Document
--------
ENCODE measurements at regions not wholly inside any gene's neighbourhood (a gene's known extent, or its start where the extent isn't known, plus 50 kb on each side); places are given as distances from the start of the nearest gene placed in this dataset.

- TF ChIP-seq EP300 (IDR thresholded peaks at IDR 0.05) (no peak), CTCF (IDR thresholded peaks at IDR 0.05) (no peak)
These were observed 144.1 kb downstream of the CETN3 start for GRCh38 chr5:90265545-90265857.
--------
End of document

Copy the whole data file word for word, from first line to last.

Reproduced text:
ENCODE measurements at regions not wholly inside any gene's neighbourhood (a gene's known extent, or its start where the extent isn't known, plus 50 kb on each side); places are given as distances from the start of the nearest gene placed in this dataset.

- TF ChIP-seq EP300 (IDR thresholded peaks at IDR 0.05) (no peak), CTCF (IDR thresholded peaks at IDR 0.05) (no peak)
These were observed 144.1 kb downstream of the CETN3 start for GRCh38 chr5:90265545-90265857.